DAILY CATHOLIC    MONDAY     June 18-20, 1999     vol. 10, no. 118


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      Every Monday, Wednesday and Friday we spotlight each member of the Conclave in alphabetical order. We find this necessary as our dear Sovereign Pontiff Pope John Paul II grows older, clinging to hope, as we join him, of seeing the light of the Triumph of the Immaculate Heart with the dawn of the new millennium - the Jubilee Year 2000. How much longer this 264th successor of Peter has left on this earth only God knows for sure, but His Divine Mercy is evident in allowing him to be with us this long for he truly is a saint for our times, truly Christ's Vicar on earth in these waning days before the glorious Reign of the Sacred Heart, the Time of Peace, the Era of the Eucharistic Presence, the New Pentecost, the Second Advent, the Age of the Holy Spirit. What 1999 will bring we have no idea, nor does anyone else, but with John Paul II at the helm, we feel much more secure in knowing God's Will will be done. Nevertheless, we want to preview the future Pope whether that be soon or much, much later, for no one lives forever and eventually one of those prelates will be selected as the 265th successor of Peter. This will give the reader a better insight into the man whom the Holy Spirit will move the conclave to choose. Thus we bring the reader vignettes on each cardinal in alphabetical order gleaned from the Catholic Almanac, Inside the Vatican and other sources.

67.   Cardinal Bernard F. Law

          Cardinal Bernard F. Law is well traveled. He was born in Mexico, studied on the east coast and the west coast and began his bishopric in the heart of America. Today he is the Archbishop of Boston. The son of a United States Air Force Colonel, he was born on November 4, 1931 in Torreon, Mexico. After receiving his degree from Harvard, he realized a calling to the priesthood and traveled all the way across the country to enroll at St. Joseph's Seminary in Los Angeles. In 1955 he transfered his studies to the Josephinum Pontifical College in Columbus, Ohio and he was ordained on May 31, 1961 in Mississippi in the Jackson-Natchez Diocese where he became director of the Diocesan paper there. In 1968 he was appointed Executive Director for the Council of Bishops for Ecumenical Affairs even though he was not yet a bishop. That came on October 22, 1973 when Pope Paul VI named him Bishop of Springfield-Cape Girardeau, a diocese that covered all of southern Missouri in the foothills of the Ozarks. He was installed on December 5, 1973.

          Two years later, with the cooperation of the Missionary Oblates of Mary Immaculate, Bishop Law invited the Vietnamese Order of the Congregation of the Mother Co-Redemptrix to establish a central seminary in America at Our Lady of the Ozarks in Carthage, Missouri. The Oblates, through the direction of Father Edwin Goetz, OMI and the Central Provincial Father William Coovert, OMI, gave their thirty-acre property on the south side of Carthage to the Vietnamese priests who had fled persecution in their country. Under Bishop Law's guidance, they firmly established themselves in the old Civil War town east of Joplin. In fact, Bishop Law ordained twelve of the seminarians over the years and provided assistance for the Congregation to establish Marian Days around the Solemnity of the Assumption every summer when tens of thousands Vietnamese from all over the US would migrate to Carthage and camp out for a special three day celebration of Our Lady and to acknowledge the founder of the Order. He also approved of a Christmas light extravaganza each year that has become a regular tourist attraction in southwest Missouri.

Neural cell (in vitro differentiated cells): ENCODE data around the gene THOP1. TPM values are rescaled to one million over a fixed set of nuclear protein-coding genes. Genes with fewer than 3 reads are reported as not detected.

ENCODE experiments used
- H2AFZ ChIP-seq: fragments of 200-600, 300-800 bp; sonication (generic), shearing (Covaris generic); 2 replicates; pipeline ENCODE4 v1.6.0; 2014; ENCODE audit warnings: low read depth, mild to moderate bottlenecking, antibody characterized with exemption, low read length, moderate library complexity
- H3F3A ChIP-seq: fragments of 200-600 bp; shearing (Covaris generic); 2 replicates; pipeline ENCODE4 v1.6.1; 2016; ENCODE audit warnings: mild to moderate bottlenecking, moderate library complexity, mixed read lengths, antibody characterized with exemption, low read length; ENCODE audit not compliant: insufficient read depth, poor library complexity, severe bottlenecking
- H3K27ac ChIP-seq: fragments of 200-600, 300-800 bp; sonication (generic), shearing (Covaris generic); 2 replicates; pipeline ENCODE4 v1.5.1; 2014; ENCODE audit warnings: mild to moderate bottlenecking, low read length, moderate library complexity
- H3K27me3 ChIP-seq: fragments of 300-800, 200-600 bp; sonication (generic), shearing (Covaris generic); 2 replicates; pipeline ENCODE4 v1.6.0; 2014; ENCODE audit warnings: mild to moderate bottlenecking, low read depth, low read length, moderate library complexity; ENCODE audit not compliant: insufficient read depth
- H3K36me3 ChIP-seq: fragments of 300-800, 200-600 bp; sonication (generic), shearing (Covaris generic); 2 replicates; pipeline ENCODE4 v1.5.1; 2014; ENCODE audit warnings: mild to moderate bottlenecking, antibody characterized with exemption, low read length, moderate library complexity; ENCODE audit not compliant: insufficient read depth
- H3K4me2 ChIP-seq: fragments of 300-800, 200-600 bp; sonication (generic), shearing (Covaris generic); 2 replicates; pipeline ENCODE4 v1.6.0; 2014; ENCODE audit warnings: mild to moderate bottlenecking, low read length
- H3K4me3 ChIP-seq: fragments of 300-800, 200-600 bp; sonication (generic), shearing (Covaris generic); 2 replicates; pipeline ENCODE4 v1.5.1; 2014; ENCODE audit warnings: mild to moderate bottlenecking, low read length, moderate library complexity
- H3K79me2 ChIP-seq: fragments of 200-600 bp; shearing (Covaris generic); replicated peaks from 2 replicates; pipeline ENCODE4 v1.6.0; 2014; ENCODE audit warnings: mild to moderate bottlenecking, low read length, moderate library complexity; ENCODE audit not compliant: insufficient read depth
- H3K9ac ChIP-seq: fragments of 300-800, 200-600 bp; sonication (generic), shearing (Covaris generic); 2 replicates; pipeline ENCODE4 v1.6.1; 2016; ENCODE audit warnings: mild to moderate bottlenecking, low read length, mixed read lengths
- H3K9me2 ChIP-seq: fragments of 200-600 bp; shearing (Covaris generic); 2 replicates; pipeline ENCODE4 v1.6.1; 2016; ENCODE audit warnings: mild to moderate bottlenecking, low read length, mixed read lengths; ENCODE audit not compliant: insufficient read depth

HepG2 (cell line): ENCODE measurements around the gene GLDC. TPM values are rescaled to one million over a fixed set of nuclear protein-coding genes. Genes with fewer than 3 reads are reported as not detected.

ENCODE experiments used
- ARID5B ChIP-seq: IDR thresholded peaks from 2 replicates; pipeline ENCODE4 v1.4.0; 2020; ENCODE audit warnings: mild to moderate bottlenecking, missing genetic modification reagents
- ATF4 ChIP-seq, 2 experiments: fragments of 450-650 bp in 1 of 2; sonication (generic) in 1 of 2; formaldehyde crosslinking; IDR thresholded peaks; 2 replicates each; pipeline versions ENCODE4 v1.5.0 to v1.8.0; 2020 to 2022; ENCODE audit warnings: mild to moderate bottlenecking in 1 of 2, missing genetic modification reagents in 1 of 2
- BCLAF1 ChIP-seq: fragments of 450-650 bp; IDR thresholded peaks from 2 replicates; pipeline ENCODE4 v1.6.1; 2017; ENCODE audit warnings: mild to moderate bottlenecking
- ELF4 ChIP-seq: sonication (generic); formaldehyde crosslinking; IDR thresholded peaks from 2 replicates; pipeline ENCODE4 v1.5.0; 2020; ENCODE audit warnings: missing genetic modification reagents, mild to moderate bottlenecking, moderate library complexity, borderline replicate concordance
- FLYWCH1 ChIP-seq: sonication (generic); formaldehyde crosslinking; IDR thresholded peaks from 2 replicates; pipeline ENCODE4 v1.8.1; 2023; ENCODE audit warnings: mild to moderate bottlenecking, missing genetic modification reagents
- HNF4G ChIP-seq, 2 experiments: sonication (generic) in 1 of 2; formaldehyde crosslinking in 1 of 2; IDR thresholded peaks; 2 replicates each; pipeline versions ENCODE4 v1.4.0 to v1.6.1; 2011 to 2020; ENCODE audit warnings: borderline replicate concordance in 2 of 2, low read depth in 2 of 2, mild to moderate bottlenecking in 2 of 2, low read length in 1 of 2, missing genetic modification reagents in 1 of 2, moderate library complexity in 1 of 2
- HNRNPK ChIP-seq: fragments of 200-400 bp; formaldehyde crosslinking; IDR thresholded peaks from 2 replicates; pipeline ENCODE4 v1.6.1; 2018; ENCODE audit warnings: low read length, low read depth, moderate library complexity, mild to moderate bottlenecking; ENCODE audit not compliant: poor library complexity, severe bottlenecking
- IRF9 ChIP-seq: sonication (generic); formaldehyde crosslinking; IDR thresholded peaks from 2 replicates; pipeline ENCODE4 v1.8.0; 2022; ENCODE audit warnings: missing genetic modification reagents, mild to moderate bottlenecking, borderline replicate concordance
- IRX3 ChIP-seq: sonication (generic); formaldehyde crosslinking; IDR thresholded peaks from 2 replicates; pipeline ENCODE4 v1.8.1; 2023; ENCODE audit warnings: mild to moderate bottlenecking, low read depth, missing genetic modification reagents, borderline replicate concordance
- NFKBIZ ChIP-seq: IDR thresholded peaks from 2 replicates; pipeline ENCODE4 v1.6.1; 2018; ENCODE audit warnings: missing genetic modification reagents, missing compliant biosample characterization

The people in the foothill of the Ozarks were despondent when he left Springfield-Cape-Girardeau but happy for him for Pope John Paul II elevated him to Archbishop of Boston on January 11, 1984 and a year later bestowed the honor of the cardinalate on him in his Consistory of May 25, 1985. Cardinal Law received his red-hat and the titular church of St. Susanna as a cardinal priest. He has remained very active in the NCCB and the Roman Curia where he holds membership in the Congregation of the Oriental Churches, the Congregation for Divine Worship and Sacraments, the Congregation for Institutes of Consecrated Life and Societies of Apostolic Life, the Congregation for the Evangelization of Peoples, and the Congregation for Catholic Education plus the Pontifical Council for Culture. He resides at 2101 Commonwealth Avenue, in Brighton, Massachusetts just outside of Boston proper. Now sixty-eight, he is not one of those Americans who would be considered as papal material because of his age and limited experience internationally, but he has been a strong pro-life force in the United States.

June 18-20, 1999       volume 10, no. 118


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